But should the Palm umbrella follow the platform logic and spin the software operation out? After a few strategy swerves, it eventually it decided it should, but by that time the market had changed. The PDA market was shrinking, and for phones Palm had a venerable OS that was technically suitable for, but too expensive to build into, low end phones. For high end smartphones it had a capable but immature and untested OS that made too many demands. And it found a market of phone manufacturers who weren’t prepared to offer more than lip service to anything outside their core portfolios: witness the tepid interest in both Microsoft and Symbian outside of Nokia and outside a few flagship products. So Palm software found itself a “platform” at precisely the worst time: when it had nothing serious to offer the market.
And here Apple’s recent experience offers us an alternative history. For twenty years, Apple only ever had one hit product, the Mac. For most of these twenty years it was being urged to become a “platform”, too. When it attempted to do so, licensing the MacOS to rivals, the results were catastrophic. But today Apple has the mindshare across two new market categories that it wouldn’t have had a hope in if it had followed the horizontal ideology. The iPod wouldn’t have been such a success if it had been at the mercy of Windows Media Player. And the iTunes Music Store, not exactly a profit center to boast about, nevertheless wouldn’t have gained the publicity it has without the iPod and iTunes. Both are examples of Apples ability “to make the whole widget” and both are triumphant rejections of the horizontal ideology.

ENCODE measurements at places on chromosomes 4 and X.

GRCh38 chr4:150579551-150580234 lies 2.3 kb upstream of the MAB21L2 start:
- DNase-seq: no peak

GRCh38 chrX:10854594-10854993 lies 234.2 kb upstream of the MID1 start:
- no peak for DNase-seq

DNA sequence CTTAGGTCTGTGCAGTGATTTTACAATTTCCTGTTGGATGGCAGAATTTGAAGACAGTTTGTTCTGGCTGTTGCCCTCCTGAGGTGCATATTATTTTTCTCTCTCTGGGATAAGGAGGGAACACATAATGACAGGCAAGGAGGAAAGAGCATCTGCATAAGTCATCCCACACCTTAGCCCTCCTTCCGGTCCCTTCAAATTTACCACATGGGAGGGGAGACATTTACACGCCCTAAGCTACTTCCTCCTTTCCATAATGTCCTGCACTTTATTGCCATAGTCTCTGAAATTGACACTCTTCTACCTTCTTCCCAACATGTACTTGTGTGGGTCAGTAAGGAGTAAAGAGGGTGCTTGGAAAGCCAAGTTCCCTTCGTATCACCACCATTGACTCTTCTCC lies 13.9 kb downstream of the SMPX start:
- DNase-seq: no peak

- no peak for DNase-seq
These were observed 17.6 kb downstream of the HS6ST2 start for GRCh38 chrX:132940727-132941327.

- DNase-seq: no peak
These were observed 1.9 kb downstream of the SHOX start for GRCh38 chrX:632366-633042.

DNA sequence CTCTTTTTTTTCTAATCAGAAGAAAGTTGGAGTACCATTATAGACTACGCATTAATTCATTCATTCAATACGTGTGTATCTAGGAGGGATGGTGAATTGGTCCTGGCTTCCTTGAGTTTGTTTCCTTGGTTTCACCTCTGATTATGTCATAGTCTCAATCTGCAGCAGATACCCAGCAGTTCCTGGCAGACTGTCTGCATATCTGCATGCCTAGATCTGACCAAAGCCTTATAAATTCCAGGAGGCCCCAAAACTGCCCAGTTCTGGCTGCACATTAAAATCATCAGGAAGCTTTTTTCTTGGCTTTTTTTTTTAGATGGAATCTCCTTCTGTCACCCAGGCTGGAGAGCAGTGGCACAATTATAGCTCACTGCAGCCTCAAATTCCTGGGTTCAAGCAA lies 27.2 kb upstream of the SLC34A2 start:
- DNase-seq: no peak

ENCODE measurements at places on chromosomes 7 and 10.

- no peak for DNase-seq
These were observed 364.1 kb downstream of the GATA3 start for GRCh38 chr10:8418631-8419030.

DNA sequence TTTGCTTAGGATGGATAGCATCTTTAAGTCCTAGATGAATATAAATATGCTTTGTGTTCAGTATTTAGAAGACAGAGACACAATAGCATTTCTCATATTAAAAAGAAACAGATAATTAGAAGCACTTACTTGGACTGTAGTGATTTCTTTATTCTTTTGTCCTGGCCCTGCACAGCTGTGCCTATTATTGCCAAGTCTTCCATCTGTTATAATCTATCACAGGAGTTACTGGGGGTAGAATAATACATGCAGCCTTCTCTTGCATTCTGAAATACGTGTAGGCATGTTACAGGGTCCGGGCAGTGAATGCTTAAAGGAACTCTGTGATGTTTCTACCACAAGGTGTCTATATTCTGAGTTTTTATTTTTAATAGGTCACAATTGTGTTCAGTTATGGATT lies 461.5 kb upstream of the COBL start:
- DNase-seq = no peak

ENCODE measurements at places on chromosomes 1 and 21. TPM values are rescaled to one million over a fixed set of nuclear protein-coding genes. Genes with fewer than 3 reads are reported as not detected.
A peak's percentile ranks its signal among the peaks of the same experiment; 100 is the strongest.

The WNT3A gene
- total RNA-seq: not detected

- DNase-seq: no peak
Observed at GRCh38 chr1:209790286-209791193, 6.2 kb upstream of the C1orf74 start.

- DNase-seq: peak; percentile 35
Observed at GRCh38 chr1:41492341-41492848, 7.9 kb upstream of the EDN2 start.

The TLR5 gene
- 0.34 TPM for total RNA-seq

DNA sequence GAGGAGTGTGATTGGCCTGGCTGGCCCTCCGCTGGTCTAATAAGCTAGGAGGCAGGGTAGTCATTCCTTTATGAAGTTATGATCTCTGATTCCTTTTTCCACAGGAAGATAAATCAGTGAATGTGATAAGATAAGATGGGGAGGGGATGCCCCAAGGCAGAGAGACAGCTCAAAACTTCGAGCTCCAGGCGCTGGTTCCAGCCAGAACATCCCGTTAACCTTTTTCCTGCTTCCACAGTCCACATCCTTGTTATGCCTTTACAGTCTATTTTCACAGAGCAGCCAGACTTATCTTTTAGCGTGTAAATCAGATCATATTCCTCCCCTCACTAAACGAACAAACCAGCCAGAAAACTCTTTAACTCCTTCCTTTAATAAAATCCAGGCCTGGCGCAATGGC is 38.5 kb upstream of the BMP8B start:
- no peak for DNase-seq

Today PalmOS’ new owner Access has vowed to continue offering its Cobalt and Garnet operating systems, but as critics have pointed out, it really bought PalmSource for its Chinese Linux presence – in which case $324 million looks like a bargain. But could Palm’s fortunes have been any different if it had refused to play the platform game?
Remember that Wall Street’s horizontal mania is based on an assumption that customers will not pay a premium for a product from a vertically integrated manufacturer. It supposes that we won’t pay a premium even if that buys quality. And the world is awash with cheap rubbish.
Ironically, Palm Inc. in January 1994 was a small software company, warily facing the prospect of making its own hardware. Apple had spent $200 million on the flop Newton, and the tiny start-up had just $3 million in the bank. The decisions it took that year to bring ‘Touchdown’ – the original Palm Pilot – to market were exactly the limitations that made it a success. But limiting its capabilities also made it difficult to turn into two strong “platforms”. Given the calibre of executive leadership, even the most enthusiastic PALM stockholderwill have their doubts things could have turned out any different. But do send us your alternative Palm histories anyway.